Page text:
Monday, July 06, 2009

We Are the Authentic Representatives of the People, Says Honduras’ Interim Leader

Honduras’ political crisis took a turn for the worse Sunday when the first loss of life was reported – the death of at least one supporter of the ousted president whose bid to return home was foiled one week after he was removed from power and deported. Read

Europe Lacks A Unified Response to Iranian Trouble-Making

A strong and unified international stance towards the Iranian government following last month’s disputed election and subsequent crackdown is looking increasingly unlikely. The European Union is divided on the issue and its new presidency appears to favor a less confrontational approach. Read

Thursday, July 02, 2009

Ousted Honduran President Seen Responsible for ‘Coup’ Crisis

The political crisis in Honduras has deepened, with the interim government refusing to allow ousted president Manuel Zelaya to return to office as demanded by the U.S. and other Western hemisphere governments. The interim government warned that he will be arrested for treason if he returns home. Read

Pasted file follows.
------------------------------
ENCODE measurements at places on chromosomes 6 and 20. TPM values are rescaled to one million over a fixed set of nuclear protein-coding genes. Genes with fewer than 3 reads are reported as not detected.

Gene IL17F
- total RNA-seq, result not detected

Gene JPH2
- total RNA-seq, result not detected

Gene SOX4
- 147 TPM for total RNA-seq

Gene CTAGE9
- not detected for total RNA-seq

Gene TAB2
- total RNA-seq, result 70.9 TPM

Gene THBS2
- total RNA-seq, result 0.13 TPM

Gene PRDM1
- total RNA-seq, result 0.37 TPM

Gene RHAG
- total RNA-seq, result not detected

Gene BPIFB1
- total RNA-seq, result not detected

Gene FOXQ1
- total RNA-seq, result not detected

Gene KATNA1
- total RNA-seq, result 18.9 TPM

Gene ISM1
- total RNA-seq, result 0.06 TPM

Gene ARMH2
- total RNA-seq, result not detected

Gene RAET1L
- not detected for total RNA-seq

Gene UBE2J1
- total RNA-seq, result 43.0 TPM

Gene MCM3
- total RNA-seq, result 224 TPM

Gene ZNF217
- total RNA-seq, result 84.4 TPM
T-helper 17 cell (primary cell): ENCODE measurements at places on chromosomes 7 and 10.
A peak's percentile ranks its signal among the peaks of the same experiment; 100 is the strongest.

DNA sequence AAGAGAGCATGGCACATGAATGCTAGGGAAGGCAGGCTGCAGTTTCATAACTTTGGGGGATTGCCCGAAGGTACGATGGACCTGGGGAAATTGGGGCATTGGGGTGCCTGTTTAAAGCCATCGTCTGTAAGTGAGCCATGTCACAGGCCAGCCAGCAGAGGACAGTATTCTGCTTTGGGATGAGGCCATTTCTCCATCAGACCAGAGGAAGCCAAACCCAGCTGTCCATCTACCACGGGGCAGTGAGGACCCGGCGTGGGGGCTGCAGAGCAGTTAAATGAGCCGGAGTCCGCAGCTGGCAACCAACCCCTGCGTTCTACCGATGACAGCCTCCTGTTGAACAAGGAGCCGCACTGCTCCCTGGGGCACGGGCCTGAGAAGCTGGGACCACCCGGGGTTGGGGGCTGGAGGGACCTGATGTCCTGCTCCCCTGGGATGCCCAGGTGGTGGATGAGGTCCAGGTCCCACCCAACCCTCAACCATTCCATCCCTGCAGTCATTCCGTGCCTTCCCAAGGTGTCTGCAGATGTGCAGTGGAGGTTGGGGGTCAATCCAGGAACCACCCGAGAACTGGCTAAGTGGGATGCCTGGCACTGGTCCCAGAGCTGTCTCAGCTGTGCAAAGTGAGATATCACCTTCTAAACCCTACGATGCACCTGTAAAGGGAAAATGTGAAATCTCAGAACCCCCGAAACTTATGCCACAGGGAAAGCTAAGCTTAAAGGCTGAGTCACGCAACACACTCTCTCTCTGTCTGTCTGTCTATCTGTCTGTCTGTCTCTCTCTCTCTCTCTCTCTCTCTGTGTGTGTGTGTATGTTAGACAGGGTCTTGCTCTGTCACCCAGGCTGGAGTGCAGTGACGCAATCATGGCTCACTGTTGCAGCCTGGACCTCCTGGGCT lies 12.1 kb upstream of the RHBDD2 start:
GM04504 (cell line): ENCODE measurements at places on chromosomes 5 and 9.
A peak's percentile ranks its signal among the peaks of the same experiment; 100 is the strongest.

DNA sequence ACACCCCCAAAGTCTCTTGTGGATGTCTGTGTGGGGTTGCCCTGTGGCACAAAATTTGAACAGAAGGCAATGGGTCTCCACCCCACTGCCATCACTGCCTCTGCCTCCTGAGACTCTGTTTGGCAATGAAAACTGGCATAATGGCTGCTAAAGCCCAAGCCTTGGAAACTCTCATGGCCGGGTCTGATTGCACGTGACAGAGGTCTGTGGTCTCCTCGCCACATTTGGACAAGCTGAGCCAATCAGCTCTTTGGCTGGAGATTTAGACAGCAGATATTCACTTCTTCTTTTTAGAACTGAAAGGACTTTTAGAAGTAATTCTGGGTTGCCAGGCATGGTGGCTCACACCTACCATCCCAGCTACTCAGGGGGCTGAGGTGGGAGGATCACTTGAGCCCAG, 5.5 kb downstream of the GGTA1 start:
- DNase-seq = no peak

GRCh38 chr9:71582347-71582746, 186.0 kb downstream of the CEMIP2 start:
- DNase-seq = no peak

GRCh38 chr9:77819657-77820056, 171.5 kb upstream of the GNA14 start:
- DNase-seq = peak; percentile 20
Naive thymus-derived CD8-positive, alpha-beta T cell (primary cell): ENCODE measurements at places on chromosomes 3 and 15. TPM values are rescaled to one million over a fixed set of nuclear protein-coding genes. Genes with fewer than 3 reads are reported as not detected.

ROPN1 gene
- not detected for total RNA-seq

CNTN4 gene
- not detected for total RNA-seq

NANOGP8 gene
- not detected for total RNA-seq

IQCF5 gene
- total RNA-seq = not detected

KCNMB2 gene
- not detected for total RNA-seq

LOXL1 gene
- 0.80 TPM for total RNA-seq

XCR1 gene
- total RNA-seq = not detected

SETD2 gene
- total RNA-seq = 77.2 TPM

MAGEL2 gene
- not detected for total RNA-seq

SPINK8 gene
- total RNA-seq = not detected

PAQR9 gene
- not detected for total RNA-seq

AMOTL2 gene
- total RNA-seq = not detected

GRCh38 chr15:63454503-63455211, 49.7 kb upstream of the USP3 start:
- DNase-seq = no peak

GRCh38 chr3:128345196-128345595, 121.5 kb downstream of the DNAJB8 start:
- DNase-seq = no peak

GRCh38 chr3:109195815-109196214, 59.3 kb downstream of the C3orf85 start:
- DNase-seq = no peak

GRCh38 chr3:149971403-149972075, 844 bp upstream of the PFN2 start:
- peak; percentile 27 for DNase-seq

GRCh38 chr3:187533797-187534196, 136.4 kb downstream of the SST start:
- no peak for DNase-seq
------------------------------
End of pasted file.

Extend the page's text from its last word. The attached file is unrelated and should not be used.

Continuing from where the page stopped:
Wednesday, July 01, 2009

Islamic Group Backs Tehran, Slams Foreign ‘Interference’

Less than a month after President Obama -- in a speech to the world’s Muslims -- urged governments to maintain power “through consent, not coercion,” a body representing parliaments in Islamic nations has congratulated Iran for its recent presidential election while condemning foreign countries for “interference.” Read

Iraqis Now Responsible for Their Own Security As U.S. Troops Pull Back

Iraqis awoke Wednesday to the knowledge that the security of their cities, towns and villages is now in the hands of their own countrymen, amid concerns that terrorists will exploit the situation in an effort to provoke renewed sectarian and inter-ethnic strife. Read